Talkin' Broadway HomePast ColumnsAbout the Authors

Regional Reviews by Bill Eadie

Kingdom City
La Jolla Playhouse

Ian Littleworth and Austyn Myers
Arthur Miller's The Crucible proudly wore its politics on its sleeve, and its doing so contributed to its regard as an American classic. Sheri Wilner's play, about a high school staging of The Crucible in a conservative Missouri town, tries to be fair to all sides of the conversation—and in doing so diminishes its coherence.

Kingdom City is the name of that Missouri town, where Daniel (Todd Weeks) and Miriam (Kate Blumberg) have relocated from New York. Daniel has received an "artist-in-residence" fellowship from a local college, a grant that includes minimal teaching and maximal time for writing. Daniel hopes to use the writing time to complete a novel, on which he has been working for more than seven years. Miriam is along for a break from the pressures of being a theatre director in New York, but she does miss her theater work, so when an opportunity arises to direct the local high school's play, she consents, albeit reluctantly.

There's trouble from the beginning: Miriam's list of plays she'd like to direct are all rejected by the school principal, who, instead, provides her with a list of plays most-produced by high schools and tells her to pick from the list. And then there's the drama club, whose members will form the core of the cast. Crystal (Katie Sapper), the president, is driven to become a professional actress, and she announces on first meeting that she intends to go to Julliard and will want a recommendation letter from Miriam. Crystal's acolyte, Katie (Cristina Gerla), the secretary-treasurer, has, perhaps, more talent than Crystal, but she lets it show only in fits and starts. Matt (Austyn Myers) is the club vice president. Officially, he's "courting" Katie, because the two of them are taking "purity" classes from the youth pastor of the church they attend.

Meanwhile, Daniel, searching for inspiration for his writing, meets up with Luke (Ian Littleworth), a local craftsman who is building a stone wall by stacking rocks on each other without using mortar. Luke also turns out to be the youth pastor who is teaching the purity class. Daniel sees parallels between Luke's craft and his, and he starts spending time helping Luke with the wall.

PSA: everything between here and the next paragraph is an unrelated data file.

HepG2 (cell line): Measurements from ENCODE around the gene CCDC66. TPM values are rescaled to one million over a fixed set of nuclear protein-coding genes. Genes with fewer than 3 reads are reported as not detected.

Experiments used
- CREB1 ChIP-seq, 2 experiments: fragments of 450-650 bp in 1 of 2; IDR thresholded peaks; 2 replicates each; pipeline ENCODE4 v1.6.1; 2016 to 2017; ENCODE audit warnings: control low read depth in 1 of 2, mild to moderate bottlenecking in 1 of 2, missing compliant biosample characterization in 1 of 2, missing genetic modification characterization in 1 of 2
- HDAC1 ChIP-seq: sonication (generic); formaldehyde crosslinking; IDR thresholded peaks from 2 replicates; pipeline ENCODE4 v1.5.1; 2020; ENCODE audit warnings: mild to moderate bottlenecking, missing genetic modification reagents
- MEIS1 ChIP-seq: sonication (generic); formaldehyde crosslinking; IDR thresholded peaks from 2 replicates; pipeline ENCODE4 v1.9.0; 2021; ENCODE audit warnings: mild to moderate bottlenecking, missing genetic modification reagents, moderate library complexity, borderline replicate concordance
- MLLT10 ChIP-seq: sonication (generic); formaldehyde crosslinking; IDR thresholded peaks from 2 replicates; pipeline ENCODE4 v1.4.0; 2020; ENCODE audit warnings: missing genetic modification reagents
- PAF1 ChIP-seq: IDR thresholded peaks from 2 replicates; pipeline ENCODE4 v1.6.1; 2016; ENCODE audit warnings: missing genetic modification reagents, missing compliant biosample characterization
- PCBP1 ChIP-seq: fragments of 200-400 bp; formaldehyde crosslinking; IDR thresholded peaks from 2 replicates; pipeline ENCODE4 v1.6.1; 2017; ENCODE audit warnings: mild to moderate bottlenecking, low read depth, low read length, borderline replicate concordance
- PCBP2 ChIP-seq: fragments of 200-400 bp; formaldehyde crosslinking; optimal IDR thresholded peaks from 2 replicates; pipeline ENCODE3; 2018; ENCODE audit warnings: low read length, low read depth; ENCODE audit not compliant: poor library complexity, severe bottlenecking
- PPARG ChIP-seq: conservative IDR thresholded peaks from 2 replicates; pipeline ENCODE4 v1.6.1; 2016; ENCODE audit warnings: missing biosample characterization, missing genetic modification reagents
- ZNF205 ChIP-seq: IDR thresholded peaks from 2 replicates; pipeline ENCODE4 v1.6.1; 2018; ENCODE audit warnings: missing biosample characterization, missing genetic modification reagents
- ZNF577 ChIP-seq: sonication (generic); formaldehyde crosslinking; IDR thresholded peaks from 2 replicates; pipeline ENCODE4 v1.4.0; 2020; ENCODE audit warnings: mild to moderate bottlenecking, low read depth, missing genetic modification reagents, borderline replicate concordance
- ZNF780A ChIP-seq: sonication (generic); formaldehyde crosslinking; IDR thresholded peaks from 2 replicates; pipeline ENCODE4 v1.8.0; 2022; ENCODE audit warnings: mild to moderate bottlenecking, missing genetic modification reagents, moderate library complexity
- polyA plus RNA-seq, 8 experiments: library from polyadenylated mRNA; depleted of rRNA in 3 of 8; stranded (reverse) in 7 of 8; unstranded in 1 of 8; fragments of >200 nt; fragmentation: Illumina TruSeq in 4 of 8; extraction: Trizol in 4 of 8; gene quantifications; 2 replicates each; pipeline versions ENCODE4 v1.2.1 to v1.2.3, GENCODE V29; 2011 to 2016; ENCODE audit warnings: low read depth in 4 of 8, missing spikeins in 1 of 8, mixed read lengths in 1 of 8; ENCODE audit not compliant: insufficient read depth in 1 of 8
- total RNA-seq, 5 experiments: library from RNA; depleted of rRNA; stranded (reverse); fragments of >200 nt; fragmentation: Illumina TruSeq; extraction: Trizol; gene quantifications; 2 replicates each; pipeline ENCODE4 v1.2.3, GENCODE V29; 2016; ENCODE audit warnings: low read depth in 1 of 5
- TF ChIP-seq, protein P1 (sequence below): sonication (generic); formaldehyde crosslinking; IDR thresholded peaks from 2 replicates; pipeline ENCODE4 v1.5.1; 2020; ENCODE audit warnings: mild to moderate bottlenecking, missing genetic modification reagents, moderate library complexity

Miriam picks The Crucible to direct and casts Crystal as Abigail Williams, the young woman who is accused of witchcraft and who diverts attention from herself by accusing others, setting off mass hysteria about the presence of Satan in Puritan-dominated Salem, Massachusetts. She casts Matt and Katie as John and Elizabeth Proctor, the local couple who see through Abigail's machinations.

The backstage drama is not settled for long, though. Katie and Matt realize that the script calls for them to kiss passionately on stage, and they also realize that doing so might violate the precepts of the purity class they are taking. They approach Luke with the dilemma, and he concludes that not only does The Crucible violate those precepts but that it does not meet community standards and should not be staged by the high school.

It is clear that Kingdom City has a lot on its mind, and that's not always a good thing. For one thing, it's sometimes hard to like Miriam and Daniel. He whines a lot and she is stern; it isn't clear why they're a couple (even though they're being played by a real-life couple). Daniel blossoms when he's with Luke, though, and Luke gets to show off how smart and non-doctrinaire he can be. And there's a chance that Daniel might be able to learn enough about himself to help him get through the blocks he has going on. Still, Luke's job is to evangelize, and he always appears as though he's searching for how to spring the trap.